First of all, quite a long and
protracted negotiation with the crossbench to get these measures through,
why are you so confident that this is actually going to be beneficial
to Australian media jobs?
Well, the Australian media
environment before the passage of this legislation was governed by laws
which were drafted in the 1980s when Kylie Minogue was still singing 'The
Locomotion'. The media laws didn't recognise the fact that the internet
existed. In practice what that meant was that Australian media
organisations were constrained from being able to configure themselves in ways
to support their viability. We have now unshackled Australian media
organisations so that they have the opportunity to compete
on more a level playing field with internet based providers. So, this
is good news for strong Australian media voices and good news for
jobs in the Australian media industry.
This will lead to mergers between various
companies, won't it? Doesn't that sort of reamplify those concerns
about lack of voices in the media?
Well, the greatest threat to diversity
in the Australian media would be the failure of an Australian media
organisation. So we wanted to give Australian media the
opportunity to configure themselves in the best ways to support their
viability. If you’ve got more viable media organisations it means that
they are in a better position to employ and continue to employ journalists.
The negotiations you had with One Nation
to get some added scrutiny for the ABC, you've kicked that off into a separate
piece of legislation to be dealt with at a later date, is that just a
canny piece of negotiating by the Coalition given its quite clear that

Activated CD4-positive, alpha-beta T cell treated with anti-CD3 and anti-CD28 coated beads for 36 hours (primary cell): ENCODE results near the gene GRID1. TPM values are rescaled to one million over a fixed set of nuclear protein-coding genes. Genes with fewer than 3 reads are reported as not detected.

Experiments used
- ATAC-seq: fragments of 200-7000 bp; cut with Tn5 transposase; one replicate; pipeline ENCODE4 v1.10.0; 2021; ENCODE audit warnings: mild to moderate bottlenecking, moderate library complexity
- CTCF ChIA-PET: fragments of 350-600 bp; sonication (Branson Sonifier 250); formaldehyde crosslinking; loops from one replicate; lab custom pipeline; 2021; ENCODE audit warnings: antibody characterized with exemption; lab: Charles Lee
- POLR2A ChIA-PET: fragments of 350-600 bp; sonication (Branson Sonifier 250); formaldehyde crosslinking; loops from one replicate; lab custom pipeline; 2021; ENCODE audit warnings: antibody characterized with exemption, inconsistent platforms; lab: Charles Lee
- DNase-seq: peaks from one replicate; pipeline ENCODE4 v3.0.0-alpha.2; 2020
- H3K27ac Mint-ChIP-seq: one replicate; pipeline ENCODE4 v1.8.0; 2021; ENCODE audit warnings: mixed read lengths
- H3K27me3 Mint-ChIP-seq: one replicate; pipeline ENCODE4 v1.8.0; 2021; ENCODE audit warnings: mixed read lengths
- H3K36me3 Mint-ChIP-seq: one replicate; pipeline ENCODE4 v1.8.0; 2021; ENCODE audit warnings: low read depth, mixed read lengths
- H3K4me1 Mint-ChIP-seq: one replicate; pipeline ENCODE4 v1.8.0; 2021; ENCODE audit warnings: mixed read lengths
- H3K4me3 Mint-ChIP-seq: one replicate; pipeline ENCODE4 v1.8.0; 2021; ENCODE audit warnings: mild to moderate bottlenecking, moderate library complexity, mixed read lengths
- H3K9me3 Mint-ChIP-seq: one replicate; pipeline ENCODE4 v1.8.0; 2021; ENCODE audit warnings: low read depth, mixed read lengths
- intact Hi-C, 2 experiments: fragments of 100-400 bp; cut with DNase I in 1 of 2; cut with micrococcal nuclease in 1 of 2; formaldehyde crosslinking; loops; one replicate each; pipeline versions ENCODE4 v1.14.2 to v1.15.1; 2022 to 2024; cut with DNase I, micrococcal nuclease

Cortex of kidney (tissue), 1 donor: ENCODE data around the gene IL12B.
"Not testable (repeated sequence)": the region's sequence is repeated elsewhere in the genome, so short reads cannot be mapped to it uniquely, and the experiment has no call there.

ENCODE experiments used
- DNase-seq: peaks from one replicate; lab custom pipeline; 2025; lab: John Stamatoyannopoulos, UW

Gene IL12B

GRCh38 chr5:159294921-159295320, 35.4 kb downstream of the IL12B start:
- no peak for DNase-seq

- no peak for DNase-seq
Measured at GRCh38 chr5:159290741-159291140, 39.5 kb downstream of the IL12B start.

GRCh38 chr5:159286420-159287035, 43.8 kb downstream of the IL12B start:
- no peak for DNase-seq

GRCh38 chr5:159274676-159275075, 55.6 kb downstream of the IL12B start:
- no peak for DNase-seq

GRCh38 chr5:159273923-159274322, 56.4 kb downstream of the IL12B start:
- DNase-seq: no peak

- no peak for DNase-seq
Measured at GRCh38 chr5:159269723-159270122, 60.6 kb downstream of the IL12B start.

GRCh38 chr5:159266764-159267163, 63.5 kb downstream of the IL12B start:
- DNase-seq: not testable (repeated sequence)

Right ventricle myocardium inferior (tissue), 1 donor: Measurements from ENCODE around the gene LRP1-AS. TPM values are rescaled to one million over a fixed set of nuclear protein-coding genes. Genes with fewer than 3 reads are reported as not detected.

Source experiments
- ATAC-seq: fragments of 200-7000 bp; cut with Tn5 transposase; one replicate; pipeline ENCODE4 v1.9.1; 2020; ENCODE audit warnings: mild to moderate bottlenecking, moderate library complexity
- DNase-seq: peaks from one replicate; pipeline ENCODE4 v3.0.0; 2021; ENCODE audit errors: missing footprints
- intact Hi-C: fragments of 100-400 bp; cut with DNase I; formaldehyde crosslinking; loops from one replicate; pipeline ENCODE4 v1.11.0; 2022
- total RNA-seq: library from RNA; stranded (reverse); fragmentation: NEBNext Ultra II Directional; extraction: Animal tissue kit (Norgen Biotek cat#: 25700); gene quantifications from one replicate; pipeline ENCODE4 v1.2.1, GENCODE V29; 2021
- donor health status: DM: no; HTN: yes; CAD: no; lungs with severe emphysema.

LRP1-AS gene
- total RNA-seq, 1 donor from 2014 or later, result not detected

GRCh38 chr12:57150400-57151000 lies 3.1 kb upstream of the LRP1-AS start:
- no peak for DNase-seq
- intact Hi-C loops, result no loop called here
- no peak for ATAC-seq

doesn't have support of the Senate and it wouldn't get up?
People said that we would not be able to
legislate our media reform package. Yet we have. People said that we wouldn't
be able to legislate schools reform. Yet we have. People said we wouldn't
be able to legislate the reestablishment of the Australian Building and
Construction Commission. Yet we have. Likewise, they said we couldn't establish
a Registered Organisations Commission. Likewise they said we couldn't get
our omnibus savings legislation through. So, every time that people
say that something can't be done, it just makes me and my colleagues more
determined to do it on behalf of the Australian public.
Senator Xenophon this morning seemed
quite angry at suggestions that he was going to look at any measures that would
touch the ABC. It's simple maths, isn't it, that if you can't get the Nick
Xenophon Team over the line, you're not going to get it through?
They said we wouldn't get media reform
through the Parliament, yet we have. And what we're proposing in terms
of the ABC really should be embraced by everyone. We want to put into
the ABC charter the words 'rural and regional', something that most Australians
would assume is already there. We want to put into the ABC's Act in relation to
its journalism and news activities the words 'fair and balanced'. Again, this
is something that should be readily accepted because chapter four of the
ABC's editorial guidelines talk about the importance of fair treatment and in
terms of balance talk about looking at the weight of evidence.
Also, the Media Entertainment
and Arts Alliance journalistic code of ethics talks about
fairness on no less than six occasions. So, these are well established
journalistic principles and everyone should be very relaxed about their
incorporation into the ABC Act.